9. I'm also building a midi concertina so I can play, at night, through headphones without disturbing the family or the neighbours. If you need any help with the electronics or software side of things let me know.
  10. I remember reading an article in 'New Scientist' magazine, many years ago, which said that most people can learn to have perfect pitch just by memorising one note. However not everyone can do this.
  11. Thanks for the tips, very useful. I'll try them out because I have trouble skiving edges as well.
  12. shaunw

    neck strap

    Well that is an interesting suggestion and I will try it out.
  13. Bob I don't know how you can say that. Bone is a wonderful material the product of millions of years of evolution. Many concertinas with bone buttons have survived for over 150 years. I'm not sure that any plastic (which is a supercooled liquid) will do that.
  14. Suggests, perhaps, but doesn't require. After all, the guitar doesn't use one hand for melody and the other for walking bass. It's the coordination of the two hands that generates the desired result. While the details are quite different, the same holds true for the English concertina. And there are players of the English -- Simon Thoumire, for example -- whose playing demonstrates melody against not only walking bass. but also more complex bass figures. The guitarist uses his thumb to play the base and uses his fingers to play the melody. This enables the guitarist to simulate two handed piano playing. So the guitarist can play a separate base and melody using the fact that humans have opposable thumbs. It may occasionally be possible for an EC player to play melody and a walking bass but the instrument was not designed for it. In general Simon Thoumire does not play walking base against a melody, if he did I am sure he would buy a duet. I only play the EC and I have no wish to play a duet but I always advise people to get the instrument that was designed for the job. EC - designed for melody and chord playing. Duet designed for counterpoint and piano like independent two handed playing.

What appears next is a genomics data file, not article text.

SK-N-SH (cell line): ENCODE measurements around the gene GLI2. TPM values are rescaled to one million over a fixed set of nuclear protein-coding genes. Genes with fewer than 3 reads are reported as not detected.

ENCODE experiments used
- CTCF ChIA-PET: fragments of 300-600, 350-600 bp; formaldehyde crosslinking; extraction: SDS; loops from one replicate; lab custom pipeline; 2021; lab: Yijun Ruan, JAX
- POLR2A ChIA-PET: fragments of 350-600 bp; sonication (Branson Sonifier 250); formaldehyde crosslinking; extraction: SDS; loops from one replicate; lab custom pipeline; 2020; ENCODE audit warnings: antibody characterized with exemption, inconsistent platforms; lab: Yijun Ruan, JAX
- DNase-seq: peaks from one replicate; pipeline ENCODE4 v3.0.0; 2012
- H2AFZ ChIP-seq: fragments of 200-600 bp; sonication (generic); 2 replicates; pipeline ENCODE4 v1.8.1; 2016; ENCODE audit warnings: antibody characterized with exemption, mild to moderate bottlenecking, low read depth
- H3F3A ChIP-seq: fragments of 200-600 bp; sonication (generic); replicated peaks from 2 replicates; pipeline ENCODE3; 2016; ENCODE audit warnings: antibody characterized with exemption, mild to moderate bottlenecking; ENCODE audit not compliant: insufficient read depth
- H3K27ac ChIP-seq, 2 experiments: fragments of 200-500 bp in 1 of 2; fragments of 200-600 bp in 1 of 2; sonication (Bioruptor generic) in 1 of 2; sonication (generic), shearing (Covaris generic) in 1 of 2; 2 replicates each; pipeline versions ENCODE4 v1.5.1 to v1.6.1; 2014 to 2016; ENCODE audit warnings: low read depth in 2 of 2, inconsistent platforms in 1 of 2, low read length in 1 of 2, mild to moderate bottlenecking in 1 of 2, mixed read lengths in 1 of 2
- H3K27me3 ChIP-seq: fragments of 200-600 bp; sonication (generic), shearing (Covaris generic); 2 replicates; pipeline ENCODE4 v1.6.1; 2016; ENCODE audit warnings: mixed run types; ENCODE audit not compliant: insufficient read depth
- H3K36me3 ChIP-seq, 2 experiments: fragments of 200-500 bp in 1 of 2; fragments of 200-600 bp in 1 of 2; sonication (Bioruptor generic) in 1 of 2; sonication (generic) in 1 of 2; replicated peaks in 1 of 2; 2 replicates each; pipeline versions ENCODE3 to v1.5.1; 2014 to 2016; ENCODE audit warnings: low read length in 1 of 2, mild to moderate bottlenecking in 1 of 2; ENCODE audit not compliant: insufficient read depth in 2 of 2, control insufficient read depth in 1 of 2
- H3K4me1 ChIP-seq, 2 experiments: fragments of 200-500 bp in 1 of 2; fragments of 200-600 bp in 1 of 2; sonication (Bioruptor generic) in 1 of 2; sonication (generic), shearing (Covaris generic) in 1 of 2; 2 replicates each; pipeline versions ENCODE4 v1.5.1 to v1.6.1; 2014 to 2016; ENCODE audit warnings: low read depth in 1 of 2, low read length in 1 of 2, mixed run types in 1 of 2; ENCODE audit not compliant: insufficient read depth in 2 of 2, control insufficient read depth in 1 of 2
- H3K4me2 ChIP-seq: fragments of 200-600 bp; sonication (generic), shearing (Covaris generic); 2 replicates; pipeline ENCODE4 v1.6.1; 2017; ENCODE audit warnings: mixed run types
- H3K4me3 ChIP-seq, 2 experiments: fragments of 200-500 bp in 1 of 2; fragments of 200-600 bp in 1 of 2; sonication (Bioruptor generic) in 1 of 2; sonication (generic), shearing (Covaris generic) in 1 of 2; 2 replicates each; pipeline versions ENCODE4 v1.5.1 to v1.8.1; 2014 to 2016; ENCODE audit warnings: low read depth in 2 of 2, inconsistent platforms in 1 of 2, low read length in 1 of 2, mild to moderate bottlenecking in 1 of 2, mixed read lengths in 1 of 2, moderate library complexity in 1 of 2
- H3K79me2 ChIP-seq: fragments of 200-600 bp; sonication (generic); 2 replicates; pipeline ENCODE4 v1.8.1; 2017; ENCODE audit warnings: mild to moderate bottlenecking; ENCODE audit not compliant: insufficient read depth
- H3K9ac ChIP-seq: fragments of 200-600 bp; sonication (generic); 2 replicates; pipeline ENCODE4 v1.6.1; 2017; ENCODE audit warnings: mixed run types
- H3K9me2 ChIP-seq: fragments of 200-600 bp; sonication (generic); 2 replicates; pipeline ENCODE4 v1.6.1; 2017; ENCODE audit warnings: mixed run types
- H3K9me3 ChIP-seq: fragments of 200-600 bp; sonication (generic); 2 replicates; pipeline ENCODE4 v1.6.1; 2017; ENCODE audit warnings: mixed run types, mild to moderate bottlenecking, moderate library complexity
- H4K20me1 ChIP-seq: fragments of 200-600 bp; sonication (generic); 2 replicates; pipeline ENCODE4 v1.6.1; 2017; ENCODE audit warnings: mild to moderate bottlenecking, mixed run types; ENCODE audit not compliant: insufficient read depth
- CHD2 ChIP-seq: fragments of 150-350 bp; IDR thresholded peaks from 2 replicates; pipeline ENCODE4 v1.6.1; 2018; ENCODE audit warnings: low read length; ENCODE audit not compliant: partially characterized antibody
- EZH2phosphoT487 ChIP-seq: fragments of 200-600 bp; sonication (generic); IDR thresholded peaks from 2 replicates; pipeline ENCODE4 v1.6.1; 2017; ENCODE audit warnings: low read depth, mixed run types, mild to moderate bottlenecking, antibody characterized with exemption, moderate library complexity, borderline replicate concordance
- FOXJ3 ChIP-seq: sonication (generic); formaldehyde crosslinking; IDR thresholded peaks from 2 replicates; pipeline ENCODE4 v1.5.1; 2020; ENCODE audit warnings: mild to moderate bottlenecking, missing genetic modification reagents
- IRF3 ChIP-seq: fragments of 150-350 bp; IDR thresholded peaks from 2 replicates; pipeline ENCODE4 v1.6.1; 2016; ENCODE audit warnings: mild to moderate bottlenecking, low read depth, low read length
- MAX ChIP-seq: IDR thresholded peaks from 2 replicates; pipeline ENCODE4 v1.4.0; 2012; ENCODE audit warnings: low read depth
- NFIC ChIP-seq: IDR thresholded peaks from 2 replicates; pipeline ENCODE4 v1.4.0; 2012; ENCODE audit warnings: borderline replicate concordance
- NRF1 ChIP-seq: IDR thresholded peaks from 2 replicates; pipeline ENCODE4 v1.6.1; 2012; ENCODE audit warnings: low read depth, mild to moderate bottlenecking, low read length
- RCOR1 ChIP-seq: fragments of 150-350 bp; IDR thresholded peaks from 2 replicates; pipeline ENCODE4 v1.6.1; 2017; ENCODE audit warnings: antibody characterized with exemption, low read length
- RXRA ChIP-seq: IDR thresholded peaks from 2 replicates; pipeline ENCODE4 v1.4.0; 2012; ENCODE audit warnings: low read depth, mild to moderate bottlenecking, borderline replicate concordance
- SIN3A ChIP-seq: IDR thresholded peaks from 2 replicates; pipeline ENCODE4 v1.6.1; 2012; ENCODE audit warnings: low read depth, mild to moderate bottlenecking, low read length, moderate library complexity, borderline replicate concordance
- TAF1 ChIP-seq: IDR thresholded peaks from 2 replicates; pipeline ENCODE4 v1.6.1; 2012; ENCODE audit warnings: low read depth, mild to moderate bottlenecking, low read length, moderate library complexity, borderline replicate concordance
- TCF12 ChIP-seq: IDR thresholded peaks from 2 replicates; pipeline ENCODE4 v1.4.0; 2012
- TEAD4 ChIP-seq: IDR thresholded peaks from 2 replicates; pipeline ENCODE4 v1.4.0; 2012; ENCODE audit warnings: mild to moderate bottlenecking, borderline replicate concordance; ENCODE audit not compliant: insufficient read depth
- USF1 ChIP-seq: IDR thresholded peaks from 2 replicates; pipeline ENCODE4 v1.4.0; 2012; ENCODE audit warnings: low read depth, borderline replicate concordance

15. There is a simple relationship between printed music and the EC. Suppose a chord is three notes and the chord is printed as music. Any note on the lines of the stave must be played with the left hand and any notes on the spaces between the lines must be played with the right hand. So given any arbitrary chord you may have to use both hands to play it on an EC. As other people have pointed out only the duet was designed deliberately to make independent two handed playing possible. But a duet is not a piano. It is however the closest thing to a piano in the concertina world.